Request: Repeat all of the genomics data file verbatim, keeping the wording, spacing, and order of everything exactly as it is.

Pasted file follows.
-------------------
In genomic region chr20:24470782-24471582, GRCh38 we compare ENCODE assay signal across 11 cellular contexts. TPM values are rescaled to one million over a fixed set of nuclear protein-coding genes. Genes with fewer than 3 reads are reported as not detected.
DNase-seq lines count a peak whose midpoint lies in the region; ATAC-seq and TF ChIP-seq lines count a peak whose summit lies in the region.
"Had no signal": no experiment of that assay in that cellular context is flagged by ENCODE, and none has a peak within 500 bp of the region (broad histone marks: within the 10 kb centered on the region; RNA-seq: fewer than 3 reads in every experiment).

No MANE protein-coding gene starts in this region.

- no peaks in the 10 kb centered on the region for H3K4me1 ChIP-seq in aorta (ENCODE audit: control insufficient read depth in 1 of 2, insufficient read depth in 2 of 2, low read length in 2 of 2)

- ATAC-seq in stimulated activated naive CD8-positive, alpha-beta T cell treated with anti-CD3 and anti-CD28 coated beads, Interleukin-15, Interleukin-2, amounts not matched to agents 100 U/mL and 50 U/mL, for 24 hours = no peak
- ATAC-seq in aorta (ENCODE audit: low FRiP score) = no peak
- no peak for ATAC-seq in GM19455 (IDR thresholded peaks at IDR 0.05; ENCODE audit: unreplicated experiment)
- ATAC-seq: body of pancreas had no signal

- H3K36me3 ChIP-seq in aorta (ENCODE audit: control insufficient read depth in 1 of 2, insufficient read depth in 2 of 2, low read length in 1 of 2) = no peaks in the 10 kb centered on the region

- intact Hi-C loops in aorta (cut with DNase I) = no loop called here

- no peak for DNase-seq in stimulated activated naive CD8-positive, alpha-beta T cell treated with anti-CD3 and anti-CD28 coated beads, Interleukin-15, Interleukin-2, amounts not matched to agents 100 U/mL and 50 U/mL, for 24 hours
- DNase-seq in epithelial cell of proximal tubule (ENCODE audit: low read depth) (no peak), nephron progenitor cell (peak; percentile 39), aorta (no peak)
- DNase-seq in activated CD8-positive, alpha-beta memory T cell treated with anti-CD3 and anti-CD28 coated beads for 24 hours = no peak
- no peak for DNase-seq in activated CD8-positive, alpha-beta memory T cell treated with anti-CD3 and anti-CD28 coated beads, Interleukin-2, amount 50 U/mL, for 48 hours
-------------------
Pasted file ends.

In genomic region chr20:24470782-24471582, GRCh38 we compare ENCODE assay signal across 11 cellular contexts. TPM values are rescaled to one million over a fixed set of nuclear protein-coding genes. Genes with fewer than 3 reads are reported as not detected.
DNase-seq lines count a peak whose midpoint lies in the region; ATAC-seq and TF ChIP-seq lines count a peak whose summit lies in the region.
"Had no signal": no experiment of that assay in that cellular context is flagged by ENCODE, and none has a peak within 500 bp of the region (broad histone marks: within the 10 kb centered on the region; RNA-seq: fewer than 3 reads in every experiment).

No MANE protein-coding gene starts in this region.

- no peaks in the 10 kb centered on the region for H3K4me1 ChIP-seq in aorta (ENCODE audit: control insufficient read depth in 1 of 2, insufficient read depth in 2 of 2, low read length in 2 of 2)

- ATAC-seq in stimulated activated naive CD8-positive, alpha-beta T cell treated with anti-CD3 and anti-CD28 coated beads, Interleukin-15, Interleukin-2, amounts not matched to agents 100 U/mL and 50 U/mL, for 24 hours = no peak
- ATAC-seq in aorta (ENCODE audit: low FRiP score) = no peak
- no peak for ATAC-seq in GM19455 (IDR thresholded peaks at IDR 0.05; ENCODE audit: unreplicated experiment)
- ATAC-seq: body of pancreas had no signal

- H3K36me3 ChIP-seq in aorta (ENCODE audit: control insufficient read depth in 1 of 2, insufficient read depth in 2 of 2, low read length in 1 of 2) = no peaks in the 10 kb centered on the region

- intact Hi-C loops in aorta (cut with DNase I) = no loop called here

- no peak for DNase-seq in stimulated activated naive CD8-positive, alpha-beta T cell treated with anti-CD3 and anti-CD28 coated beads, Interleukin-15, Interleukin-2, amounts not matched to agents 100 U/mL and 50 U/mL, for 24 hours
- DNase-seq in epithelial cell of proximal tubule (ENCODE audit: low read depth) (no peak), nephron progenitor cell (peak; percentile 39), aorta (no peak)
- DNase-seq in activated CD8-positive, alpha-beta memory T cell treated with anti-CD3 and anti-CD28 coated beads for 24 hours = no peak
- no peak for DNase-seq in activated CD8-positive, alpha-beta memory T cell treated with anti-CD3 and anti-CD28 coated beads, Interleukin-2, amount 50 U/mL, for 48 hours